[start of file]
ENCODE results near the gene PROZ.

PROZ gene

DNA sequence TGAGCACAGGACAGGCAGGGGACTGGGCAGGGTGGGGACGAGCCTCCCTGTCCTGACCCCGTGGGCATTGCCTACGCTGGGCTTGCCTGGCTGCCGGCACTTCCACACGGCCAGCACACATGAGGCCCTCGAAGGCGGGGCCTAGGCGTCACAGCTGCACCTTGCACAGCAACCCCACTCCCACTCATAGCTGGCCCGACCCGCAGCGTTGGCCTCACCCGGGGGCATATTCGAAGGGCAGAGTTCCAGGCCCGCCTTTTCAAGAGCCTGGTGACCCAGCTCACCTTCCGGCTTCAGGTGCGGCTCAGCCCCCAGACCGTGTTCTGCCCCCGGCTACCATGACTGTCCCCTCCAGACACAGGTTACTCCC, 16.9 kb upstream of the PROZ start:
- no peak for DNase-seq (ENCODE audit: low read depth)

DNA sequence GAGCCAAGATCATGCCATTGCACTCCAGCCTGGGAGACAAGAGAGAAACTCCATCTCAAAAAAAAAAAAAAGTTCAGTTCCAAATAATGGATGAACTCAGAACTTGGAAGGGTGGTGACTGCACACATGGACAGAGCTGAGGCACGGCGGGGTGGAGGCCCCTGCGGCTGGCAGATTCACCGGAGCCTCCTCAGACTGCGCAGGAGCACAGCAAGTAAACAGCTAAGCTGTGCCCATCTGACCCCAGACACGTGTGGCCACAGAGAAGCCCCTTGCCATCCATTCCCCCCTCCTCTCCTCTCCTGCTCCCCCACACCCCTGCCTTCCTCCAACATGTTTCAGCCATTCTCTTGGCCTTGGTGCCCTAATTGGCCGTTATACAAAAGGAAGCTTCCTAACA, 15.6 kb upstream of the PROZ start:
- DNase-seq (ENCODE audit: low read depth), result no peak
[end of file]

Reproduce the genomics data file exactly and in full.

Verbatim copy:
ENCODE results near the gene PROZ.

PROZ gene

DNA sequence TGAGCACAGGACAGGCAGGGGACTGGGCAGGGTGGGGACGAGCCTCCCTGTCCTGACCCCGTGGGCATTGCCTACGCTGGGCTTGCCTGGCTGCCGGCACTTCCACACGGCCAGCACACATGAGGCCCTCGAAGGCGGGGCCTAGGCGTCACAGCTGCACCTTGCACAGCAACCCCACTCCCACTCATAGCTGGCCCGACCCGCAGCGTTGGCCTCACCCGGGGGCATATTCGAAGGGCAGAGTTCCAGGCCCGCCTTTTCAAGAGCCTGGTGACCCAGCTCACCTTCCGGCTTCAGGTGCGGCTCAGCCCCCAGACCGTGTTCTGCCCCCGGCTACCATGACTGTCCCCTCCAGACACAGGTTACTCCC, 16.9 kb upstream of the PROZ start:
- no peak for DNase-seq (ENCODE audit: low read depth)

DNA sequence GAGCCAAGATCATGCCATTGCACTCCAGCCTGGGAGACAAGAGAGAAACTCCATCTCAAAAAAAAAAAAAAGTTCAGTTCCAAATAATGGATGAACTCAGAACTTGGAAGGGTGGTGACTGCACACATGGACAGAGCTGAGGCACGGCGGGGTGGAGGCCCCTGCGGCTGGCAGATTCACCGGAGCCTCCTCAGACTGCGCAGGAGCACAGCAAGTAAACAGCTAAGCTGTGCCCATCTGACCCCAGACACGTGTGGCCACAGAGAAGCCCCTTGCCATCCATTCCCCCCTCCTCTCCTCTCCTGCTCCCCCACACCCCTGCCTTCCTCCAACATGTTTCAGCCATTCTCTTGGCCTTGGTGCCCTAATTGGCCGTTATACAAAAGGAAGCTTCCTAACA, 15.6 kb upstream of the PROZ start:
- DNase-seq (ENCODE audit: low read depth), result no peak